A senior judge has said too many people regard being an expert witness as a “nice retirement number” and could be seen as dinosaurs.
Lady Justice Nicola Davies said she believed medical experts who left clinical practice more than five years ago should not be doing the job.
She said it was a “false point” for solicitors to instruct an expert who had not been in practice “for some time” as “ultimately it will undermine the credibility of the expert in the eyes of the court”.
Addressing delegates at the Expert Witness Institute annual conference in London yesterday, Nicola Davies LJ said: “You don’t want to be called a dinosaur, but that is the risk you take”.
Asked by a medical expert in the audience to define a “sell-by date” for experts, the judge said her starting point was to “see when the NHS practice ended” and what the doctor had been doing since then.
Nicola Davies LJ, who represented Harold Shipman at his criminal trial when in practice, warned that concerns over the expertise of experts could find themselves into court judgments.
She said solicitors could just Google the expert and he or she would be “cross-questioned” about the comments.
The judge said a more “difficult and nuanced point” was whether an expert was partisan, because this may only emerge when they gave evidence.
“In this case, you must write to your solicitor in very clear terms indeed why you think the expert is partisan.
“If, when responding to an expert’s report, a partisan point is taken for which you think there is no evidential basis, flag it up and you can flesh it out in a letter to your instructing solicitors.
“Speaking as one who practiced for many years in a field that is knee-deep in experts, I was grateful for all the information I could get.”
Earlier Mr Justice Martin Spencer – who chairs the institute’s board of governors – had equally harsh words for expert witnesses who “were undoubtedly experts in their field but no good as expert witnesses because they have had no training and do not understand their duties to the court”.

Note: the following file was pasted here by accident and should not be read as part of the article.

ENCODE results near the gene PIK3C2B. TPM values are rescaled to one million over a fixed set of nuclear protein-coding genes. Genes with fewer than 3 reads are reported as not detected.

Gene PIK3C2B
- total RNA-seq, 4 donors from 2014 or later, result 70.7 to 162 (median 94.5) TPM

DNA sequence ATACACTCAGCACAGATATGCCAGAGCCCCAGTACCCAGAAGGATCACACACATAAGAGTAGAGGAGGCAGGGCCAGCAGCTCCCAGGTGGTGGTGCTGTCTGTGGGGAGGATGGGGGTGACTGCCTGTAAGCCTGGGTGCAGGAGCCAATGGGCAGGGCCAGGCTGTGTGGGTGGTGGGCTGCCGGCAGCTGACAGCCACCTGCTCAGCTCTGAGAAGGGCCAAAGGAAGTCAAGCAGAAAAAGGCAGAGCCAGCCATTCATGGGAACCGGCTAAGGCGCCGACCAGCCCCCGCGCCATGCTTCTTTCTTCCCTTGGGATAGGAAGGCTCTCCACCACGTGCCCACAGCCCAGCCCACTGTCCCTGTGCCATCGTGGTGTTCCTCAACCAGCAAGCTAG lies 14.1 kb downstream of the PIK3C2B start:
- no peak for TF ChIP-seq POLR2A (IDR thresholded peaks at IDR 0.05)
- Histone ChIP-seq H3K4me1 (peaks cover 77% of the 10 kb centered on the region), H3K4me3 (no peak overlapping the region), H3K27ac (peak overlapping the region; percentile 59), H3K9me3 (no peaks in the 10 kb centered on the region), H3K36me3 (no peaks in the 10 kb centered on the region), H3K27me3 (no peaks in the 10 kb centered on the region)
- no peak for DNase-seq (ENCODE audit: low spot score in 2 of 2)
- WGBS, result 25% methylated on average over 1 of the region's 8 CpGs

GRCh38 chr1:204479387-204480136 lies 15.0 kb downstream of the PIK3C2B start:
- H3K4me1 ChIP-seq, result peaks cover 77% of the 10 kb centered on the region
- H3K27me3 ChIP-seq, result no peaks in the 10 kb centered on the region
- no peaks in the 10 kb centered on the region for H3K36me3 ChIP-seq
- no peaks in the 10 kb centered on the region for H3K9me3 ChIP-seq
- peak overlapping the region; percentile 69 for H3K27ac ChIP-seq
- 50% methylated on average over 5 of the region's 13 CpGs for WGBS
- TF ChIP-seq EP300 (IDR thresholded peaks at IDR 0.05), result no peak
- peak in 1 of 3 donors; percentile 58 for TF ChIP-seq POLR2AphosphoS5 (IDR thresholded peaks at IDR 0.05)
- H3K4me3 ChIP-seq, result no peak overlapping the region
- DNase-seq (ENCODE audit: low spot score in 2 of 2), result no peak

He said he had “come across just such an expert earlier this year”, referring to his judgment this summer in Arksey v Cambridge University Hospitals NHS Foundation Trust,
In his ruling, the judge described consultant neurosurgeon David Sandeman as “embarrassing” and said he made “continual apologies” and used “an expletive” while giving evidence.
Martin Spencer J told the conference that Mr Sandeman had not only failed to read the claimant’s medical reports, but also the report of his opposite number.
“Experts should be able to demonstrate not only credentials in their field but credentials as an expert.
“How is it that in 2019, in an important High Court medical negligence case, that we can have an expert witness who does not even begin to understand his duties as an expert?
“As a judge, it’s not enough for me to have an expert who knows everything about neurosurgery. It’s useless if he hasn’t done his job as an expert.”
The judge said a medical report was not ready to be exchanged with the other side until it had taken into account the other medical reports, pleadings and witness statements.
After exchange, the expert needed to remain open-minded and “flexible”, bearing in mind the reasons the other expert had given for their opinion, so the issues where there was disagreement could be narrowed down.
“In this case, that just never happened.”